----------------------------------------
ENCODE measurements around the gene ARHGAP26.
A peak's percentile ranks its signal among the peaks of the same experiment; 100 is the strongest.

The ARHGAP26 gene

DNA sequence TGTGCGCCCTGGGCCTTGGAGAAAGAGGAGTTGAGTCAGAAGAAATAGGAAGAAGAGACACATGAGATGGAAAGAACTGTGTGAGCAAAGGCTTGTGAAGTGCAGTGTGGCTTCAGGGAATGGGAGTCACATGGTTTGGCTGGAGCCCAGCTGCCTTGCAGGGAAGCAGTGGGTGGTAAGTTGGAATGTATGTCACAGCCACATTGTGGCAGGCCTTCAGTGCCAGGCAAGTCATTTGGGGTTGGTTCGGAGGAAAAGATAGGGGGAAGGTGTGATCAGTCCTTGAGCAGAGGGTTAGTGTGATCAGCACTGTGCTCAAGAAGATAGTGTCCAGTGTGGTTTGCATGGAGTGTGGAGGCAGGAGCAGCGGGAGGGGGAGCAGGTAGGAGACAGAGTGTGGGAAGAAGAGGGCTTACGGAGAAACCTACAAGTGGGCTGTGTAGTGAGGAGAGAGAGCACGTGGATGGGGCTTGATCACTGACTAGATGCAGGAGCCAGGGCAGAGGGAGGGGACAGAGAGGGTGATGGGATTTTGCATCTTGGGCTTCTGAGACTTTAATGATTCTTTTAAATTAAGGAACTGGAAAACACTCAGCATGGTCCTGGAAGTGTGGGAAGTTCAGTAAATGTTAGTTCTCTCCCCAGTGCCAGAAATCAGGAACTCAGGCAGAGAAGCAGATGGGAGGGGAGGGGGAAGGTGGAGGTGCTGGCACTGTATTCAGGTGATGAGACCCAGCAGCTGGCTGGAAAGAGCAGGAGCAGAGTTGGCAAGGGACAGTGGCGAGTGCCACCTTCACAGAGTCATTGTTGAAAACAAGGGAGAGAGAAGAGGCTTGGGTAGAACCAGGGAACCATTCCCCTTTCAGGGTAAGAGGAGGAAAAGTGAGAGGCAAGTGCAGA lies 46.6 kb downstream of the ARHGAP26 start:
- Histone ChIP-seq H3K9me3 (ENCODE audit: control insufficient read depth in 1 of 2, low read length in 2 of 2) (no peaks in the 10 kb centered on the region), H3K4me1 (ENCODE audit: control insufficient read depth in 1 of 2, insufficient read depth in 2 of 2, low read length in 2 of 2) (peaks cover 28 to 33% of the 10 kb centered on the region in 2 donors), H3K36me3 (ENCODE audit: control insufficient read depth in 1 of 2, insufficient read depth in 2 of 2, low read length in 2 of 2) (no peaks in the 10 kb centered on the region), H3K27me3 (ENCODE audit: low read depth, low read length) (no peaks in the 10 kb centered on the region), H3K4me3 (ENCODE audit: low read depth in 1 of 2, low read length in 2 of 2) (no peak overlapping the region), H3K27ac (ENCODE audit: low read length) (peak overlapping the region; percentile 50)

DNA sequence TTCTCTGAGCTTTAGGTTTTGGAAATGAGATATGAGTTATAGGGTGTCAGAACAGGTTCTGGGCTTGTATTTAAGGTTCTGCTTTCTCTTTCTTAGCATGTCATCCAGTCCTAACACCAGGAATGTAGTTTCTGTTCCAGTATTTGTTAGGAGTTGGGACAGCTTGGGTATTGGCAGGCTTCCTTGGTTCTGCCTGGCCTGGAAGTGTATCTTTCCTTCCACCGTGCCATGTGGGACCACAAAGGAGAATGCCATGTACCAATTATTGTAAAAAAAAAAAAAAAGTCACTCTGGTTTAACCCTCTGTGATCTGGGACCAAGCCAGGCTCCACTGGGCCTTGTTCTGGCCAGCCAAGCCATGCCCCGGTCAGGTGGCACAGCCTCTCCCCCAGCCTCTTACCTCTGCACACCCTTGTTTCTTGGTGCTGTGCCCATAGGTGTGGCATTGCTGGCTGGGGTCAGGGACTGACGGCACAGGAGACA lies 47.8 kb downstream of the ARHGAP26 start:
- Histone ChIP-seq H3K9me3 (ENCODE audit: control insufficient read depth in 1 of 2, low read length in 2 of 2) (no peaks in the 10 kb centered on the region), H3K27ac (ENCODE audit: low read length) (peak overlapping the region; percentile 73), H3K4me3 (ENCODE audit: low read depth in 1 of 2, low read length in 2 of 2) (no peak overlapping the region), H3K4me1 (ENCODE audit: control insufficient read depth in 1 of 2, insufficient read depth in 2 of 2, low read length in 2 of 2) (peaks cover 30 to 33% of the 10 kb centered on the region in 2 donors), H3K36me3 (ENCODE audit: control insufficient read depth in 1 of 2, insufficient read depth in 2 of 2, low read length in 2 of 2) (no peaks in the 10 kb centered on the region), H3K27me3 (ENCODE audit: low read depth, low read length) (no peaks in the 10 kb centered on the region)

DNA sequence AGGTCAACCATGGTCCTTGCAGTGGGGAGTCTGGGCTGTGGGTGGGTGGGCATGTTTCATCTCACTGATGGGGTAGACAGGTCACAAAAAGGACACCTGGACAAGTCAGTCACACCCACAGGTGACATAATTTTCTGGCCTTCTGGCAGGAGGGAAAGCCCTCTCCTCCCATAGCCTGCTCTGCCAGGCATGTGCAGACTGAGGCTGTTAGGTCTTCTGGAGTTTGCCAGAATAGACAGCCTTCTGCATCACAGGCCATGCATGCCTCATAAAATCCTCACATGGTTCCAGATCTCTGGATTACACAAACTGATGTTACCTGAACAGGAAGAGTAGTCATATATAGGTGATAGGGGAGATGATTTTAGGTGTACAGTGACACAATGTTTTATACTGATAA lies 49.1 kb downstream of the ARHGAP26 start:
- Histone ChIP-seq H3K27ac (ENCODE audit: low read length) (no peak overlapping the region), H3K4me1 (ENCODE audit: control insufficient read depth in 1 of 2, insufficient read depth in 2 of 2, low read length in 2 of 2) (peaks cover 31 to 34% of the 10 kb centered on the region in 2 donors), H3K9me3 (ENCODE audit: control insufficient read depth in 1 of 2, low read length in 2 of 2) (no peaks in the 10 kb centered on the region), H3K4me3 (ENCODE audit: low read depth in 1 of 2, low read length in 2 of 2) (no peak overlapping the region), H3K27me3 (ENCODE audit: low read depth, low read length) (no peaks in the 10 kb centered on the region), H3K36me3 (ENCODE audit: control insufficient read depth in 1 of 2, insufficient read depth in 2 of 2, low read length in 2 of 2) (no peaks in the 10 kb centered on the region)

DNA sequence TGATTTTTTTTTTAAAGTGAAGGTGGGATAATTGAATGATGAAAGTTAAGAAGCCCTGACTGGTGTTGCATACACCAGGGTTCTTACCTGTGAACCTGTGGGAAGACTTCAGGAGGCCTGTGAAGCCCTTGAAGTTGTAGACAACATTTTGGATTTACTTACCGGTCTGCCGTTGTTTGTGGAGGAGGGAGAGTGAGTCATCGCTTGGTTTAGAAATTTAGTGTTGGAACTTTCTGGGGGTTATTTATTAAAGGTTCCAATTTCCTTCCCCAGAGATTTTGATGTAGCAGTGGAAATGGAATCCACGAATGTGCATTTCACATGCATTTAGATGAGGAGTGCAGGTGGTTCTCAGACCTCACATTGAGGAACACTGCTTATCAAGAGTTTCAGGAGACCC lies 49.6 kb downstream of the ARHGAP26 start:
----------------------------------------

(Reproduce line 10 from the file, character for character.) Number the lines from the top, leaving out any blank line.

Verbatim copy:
DNA sequence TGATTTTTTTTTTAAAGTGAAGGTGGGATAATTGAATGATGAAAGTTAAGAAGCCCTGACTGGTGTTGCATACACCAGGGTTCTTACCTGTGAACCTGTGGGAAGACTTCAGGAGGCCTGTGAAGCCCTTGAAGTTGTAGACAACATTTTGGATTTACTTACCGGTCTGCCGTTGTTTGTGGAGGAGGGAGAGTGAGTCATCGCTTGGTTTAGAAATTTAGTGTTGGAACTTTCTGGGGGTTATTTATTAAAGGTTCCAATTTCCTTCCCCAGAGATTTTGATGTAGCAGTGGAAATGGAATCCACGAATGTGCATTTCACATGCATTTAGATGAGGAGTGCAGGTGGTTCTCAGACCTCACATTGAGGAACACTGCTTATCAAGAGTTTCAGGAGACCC lies 49.6 kb downstream of the ARHGAP26 start: